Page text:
Forget about holiday seasonal guilt and raising a glass (or three) to ring in the new year. New research suggests that you needn’t lock away the bottles for the rest of the year.
Moderate alcohol consumption has its benefits; it can protect you from heart disease and reduce your risk of strokes and gallstones.
A team of researchers at the Oregon Health & Science University (OHSU) decided to dig deeper into the positive impact of alcohol. The team’s findings show that alcohol in moderation can, in fact, bolster the immune system and improve its responsiveness.
Monkeys Benefit From Moderate Alcohol, Too
To conduct their research, the team trained 12 rhesus macaques, also known as Nazuri monkeys, to drink alcohol freely. The macaques had access to a 4 percent ethanol mixture as well as food and water. Their varying levels of alcohol consumption, which mimicked human alcohol consumption variation, led the team to divide them into two groups.
The first group consisted of “heavy drinkers” who had a blood ethanol concentration (BEC) of 0.08 percent or more. It is interesting to note that 0.08 percent is the maximum legal BEC for anyone driving a vehicle. The second group had BECs ranging from 0.02 to 0.04 percent.
Before giving the macaques access to the alcohol, the researchers observed their response to vaccinations. All the monkeys had comparable response times. After they were granted access to the alcohol, however, their immune system response times changed dramatically. When compared to a control group of monkeys that had drunk sugar water in place of alcohol, the heavy drinkers showed diminished vaccine response times. To the researchers’ astonishment, the monkeys with moderate alcohol consumption showed enhanced immune system responses to the vaccinations.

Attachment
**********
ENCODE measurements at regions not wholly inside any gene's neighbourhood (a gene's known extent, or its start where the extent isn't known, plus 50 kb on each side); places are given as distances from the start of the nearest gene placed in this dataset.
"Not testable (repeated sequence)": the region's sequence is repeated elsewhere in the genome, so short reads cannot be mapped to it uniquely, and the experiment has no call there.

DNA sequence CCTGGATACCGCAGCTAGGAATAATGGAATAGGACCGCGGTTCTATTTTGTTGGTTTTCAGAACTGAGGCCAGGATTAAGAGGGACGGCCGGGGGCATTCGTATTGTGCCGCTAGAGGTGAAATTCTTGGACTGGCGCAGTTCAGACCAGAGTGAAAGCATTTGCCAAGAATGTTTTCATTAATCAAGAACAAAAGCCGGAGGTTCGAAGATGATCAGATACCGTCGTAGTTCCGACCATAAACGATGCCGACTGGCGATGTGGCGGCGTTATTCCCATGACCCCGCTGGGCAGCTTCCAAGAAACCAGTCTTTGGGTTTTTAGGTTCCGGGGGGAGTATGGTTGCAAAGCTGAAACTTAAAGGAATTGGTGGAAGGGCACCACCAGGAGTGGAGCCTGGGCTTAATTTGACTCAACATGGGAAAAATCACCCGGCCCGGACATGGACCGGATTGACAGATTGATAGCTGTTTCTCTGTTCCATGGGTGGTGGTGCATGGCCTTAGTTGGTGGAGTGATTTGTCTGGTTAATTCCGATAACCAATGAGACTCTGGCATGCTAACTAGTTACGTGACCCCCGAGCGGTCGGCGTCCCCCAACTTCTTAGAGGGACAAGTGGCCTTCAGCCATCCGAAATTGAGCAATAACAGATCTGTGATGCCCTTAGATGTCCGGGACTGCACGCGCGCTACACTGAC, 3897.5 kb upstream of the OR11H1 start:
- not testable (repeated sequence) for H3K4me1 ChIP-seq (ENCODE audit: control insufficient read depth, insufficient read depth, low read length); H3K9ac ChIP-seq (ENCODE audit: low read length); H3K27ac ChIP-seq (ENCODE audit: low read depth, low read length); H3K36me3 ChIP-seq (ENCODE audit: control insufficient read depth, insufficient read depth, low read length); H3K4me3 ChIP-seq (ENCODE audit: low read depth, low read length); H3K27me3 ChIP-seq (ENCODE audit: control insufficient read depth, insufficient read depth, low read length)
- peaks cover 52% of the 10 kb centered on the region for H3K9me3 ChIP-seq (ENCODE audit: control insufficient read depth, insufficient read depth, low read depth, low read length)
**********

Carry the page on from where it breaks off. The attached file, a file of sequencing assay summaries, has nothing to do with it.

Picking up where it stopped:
This finding reveals a facet of alcohol that has yet to be explored. The researchers stated that many of the health benefits related to alcohol consumption might be linked directly to its impact on the immune system.
Alcohol Consumption In The Real World
If there is one thing to take away from this study, it is that alcohol consumption needs to be thoroughly moderated in order for the immune system to benefit. In other words, if you don’t drink, don’t take up drinking to try to boost your health.
As in the case of the macaques, downing too many glasses can prove detrimental rather than beneficial. It could easily leave your immune system in a sluggish, unresponsive state.
People metabolize alcohol differently, so moderate consumption for you may prove too much for someone else. To stay on the safe side, limit yourself to just a glass or two of wine or a single bottle of beer per week.
This new study does not show us what component of alcohol has the immune system-enhancing properties. By isolating this component, further study can develop less controversial health supplements to give our immune systems the same supercharge.
Until then, you should feel less guilty about sneaking a glass of alcohol onto the dinner table every now and then.
Related Reading: What is excessive drinking doing to your body? Know the risks